Teaching Your Kids About Money

Christi B. Steckel
Meredith Mosshart
January 2012 in
DallasChild, FortWorthChild, NorthTexasChild
January 11, 2013
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It’s time to have “The Talk.” Not the birds and the bees, but the one about how money doesn’t grow on trees. It’s a topic parents don’t necessarily avoid but just don’t get around to explaining. Talking money usually gets as far as the child knowing their parents make it, they ask for it and they keep asking until they get that new toy they saw in aisle two. Financial experts discourage keeping your kids in the dark about finances and suggest that parents start talking money at an early age. “It’s the same as getting your child to brush their teeth when they’re very young,” says Shanie Gundy, co-founder of Dallas-based Focus LLC and the Capital Clique money program for students. “If children develop good financial habits early, it will be a part of their daily lives going forward.”

This could also be a time to look honestly at your own financial habits and use them as examples – for better or worse. We tend to choose plastic instead of paper, so children see less cash and more of their parents swiping cards, creating a false perception of how money works.

As Sherry Cassidy,assistant vice president of financial education and public relations at InTouch Credit Union, points out, some children aren’t even familiar with bills and coins. She encourages parents to explain what money is, what it looks like and how it works. “As a parent you need to tell them there is a place where you put your money where it’s safe, and in return you get a card that you’re able to use at the store,” Cassidy says. During the financial education classes Cassidy teaches for children, she explains the basic functions of ATMs, debit and credit cards. Stacy Cushing, co-founder of Focus LLC, also fights children’s false perceptions about money. “Kids don’t understand that money is earned, hard to come by and even harder to keep once you have it,” she says. “You can’t just go to the bank and take more.”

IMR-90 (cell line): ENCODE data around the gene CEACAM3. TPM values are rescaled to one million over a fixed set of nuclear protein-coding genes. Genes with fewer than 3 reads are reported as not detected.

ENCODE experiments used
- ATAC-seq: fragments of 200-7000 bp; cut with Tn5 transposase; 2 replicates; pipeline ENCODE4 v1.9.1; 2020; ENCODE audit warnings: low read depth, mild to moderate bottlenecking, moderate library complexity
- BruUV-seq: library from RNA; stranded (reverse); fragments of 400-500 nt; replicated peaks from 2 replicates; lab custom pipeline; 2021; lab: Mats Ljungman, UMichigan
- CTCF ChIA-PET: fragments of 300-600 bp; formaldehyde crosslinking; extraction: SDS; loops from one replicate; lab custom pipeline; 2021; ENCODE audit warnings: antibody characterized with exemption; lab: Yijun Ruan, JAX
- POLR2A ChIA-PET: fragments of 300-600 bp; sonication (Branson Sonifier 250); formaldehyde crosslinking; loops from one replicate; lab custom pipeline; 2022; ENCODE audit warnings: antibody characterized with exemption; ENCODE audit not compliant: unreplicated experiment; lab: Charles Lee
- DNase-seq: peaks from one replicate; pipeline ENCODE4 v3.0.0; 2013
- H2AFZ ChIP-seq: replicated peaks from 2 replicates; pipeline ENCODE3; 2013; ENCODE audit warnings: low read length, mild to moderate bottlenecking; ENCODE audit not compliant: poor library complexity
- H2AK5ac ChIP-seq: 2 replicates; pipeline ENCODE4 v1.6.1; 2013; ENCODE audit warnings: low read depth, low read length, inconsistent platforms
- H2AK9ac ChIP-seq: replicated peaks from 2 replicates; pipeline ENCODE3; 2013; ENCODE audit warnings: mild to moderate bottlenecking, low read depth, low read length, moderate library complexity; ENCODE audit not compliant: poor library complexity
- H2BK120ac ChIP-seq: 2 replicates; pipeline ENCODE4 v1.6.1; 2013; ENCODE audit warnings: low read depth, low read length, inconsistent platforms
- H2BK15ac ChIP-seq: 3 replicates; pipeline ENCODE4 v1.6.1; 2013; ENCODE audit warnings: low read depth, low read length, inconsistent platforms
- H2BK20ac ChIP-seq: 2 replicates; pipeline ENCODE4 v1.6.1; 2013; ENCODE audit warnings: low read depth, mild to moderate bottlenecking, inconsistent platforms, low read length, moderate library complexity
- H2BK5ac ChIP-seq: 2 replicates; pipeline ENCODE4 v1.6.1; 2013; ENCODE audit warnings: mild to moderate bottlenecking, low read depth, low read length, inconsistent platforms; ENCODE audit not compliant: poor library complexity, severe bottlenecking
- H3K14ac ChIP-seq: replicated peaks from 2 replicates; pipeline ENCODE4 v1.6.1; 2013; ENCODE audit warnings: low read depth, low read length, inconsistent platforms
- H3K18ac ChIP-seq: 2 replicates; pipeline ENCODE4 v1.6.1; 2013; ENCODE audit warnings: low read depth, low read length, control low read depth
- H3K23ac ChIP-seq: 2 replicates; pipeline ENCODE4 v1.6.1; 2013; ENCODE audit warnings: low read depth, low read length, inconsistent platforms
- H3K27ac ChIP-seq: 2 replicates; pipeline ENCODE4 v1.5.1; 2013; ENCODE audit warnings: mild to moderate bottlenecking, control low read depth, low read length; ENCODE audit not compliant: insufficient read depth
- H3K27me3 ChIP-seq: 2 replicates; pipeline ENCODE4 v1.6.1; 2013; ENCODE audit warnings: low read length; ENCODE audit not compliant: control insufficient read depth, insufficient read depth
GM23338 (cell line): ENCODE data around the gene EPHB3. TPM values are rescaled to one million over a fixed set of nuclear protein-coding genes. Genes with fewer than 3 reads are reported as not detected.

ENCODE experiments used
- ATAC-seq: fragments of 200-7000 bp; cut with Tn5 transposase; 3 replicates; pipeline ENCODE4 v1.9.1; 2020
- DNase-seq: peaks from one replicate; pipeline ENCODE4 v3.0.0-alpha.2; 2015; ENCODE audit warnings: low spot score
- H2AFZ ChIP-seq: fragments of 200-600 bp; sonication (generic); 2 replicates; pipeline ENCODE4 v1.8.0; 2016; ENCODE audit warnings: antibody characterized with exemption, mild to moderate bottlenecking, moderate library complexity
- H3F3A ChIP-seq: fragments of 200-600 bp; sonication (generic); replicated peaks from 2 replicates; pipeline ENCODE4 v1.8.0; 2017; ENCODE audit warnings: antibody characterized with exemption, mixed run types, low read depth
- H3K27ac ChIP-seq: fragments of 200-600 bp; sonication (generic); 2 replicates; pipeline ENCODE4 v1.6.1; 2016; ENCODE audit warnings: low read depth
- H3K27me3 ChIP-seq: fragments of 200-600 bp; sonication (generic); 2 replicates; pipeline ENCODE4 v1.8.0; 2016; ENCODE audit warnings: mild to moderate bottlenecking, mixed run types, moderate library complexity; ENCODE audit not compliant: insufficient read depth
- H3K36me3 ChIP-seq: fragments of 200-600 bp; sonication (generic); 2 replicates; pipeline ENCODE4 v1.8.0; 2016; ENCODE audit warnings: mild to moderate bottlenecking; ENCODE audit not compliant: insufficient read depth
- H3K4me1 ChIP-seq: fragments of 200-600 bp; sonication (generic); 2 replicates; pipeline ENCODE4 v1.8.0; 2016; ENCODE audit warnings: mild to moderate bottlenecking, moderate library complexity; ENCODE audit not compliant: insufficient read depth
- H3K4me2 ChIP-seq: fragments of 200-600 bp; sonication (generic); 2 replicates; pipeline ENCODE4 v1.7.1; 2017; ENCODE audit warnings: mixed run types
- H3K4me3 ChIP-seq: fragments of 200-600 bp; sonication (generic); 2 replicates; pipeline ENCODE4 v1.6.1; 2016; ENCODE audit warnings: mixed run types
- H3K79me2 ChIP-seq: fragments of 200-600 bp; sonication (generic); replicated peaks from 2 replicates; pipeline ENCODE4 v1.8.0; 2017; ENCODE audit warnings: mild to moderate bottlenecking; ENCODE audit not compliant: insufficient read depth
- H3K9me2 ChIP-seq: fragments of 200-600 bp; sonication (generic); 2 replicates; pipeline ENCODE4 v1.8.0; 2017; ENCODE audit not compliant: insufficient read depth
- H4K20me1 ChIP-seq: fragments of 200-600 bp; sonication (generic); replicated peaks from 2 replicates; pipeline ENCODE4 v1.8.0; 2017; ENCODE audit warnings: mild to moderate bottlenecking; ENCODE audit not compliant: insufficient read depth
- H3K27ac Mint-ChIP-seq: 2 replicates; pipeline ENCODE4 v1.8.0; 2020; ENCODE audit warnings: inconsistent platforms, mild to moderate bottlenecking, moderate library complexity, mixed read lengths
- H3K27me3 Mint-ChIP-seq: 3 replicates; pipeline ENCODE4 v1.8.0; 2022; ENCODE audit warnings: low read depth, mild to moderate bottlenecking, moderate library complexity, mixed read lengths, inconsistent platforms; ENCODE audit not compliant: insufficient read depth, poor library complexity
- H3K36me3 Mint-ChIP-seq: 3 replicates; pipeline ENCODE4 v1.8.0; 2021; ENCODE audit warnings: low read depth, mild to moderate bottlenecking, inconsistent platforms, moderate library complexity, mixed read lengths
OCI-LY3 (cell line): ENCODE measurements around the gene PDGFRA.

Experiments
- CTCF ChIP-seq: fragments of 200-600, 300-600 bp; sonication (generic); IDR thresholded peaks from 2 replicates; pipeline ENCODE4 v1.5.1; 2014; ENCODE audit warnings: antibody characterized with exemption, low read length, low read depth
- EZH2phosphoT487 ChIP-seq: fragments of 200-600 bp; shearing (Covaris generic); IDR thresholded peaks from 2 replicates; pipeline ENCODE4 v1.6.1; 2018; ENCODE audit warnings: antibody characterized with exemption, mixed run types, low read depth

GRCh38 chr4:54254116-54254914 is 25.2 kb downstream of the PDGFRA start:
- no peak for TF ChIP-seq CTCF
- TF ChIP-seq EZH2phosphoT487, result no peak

Kindergarten is a good time to begin The Talk, because children start receiving money from the tooth fairy, doing chores or for holidays and birthdays. Ask your child where money comes from, and take it from there. If little Sally asks for a credit card for her next birthday, explain that she’s too young and emphasize its proper use in terms she can understand. Clarify that it is simply a way to borrow money, but unless you pay it back each month, everything you buy with a credit card is much more expensive than it would be if you had paid with cash. 

 When children are in middle school or at an age when they can understand more advanced financial principles, Cassidy suggests introducing the basics of a budget. When it comes to their money, they’ll listen up. Explain that when they get money, it should go into an account, and from that account they must pay their bills. “Force their balance to go negative, and say uh-oh – you’re going to spend more than you bring in or save. What are you going to do?” Cassidy says. 

 There is no doubt children know how to spend (your) money, but part of good financial education is helping children learn the difference between needs, wants and wishes. On your next shopping trip, demonstrate smart spending habits, or help them set a goal to save their money for that special toy. To encourage both saving and spending, Cushing and Gundy teach children to divide their money into different categories. “We use a fun acronym: Never Ignore Smelly Wet Pigs, which stands for Needs, Investments, Savings, Wants and Philanthropy,” Cushing says. Kids are usually savers or spenders, with neither extreme better than the other. Through practices such as separating their money, children think about how their money should be used. Consider it a no-risk investment in your child’s financial future.


Show them the money. At InTouch Credit Union, you can open a Chip’s Kids Club savings account for children ages birth to 12. It’s in the child’s name, but they have no access to it. Kids earn dividends and can open an account with as little as $5. (214/291-1939; itcu.org)

Take that to the bank. Go on a field trip to the bank as an interactive way to show them the banking process. Talk with a bank teller, show them a deposit slip and include them in your banking transaction.

Get schooled. Call to arrange a class for your kiddos or school group through Focus LLC, which will customize lessons to your child’s needs (866/939-2879; focus4kids.com). Or enroll the kiddos this summer in Money Camp 101 through the Kids Money School (469/362-3128; kidsmoneyschool.net), where they’ll learn to write checks, balance a budget and other basic skills.


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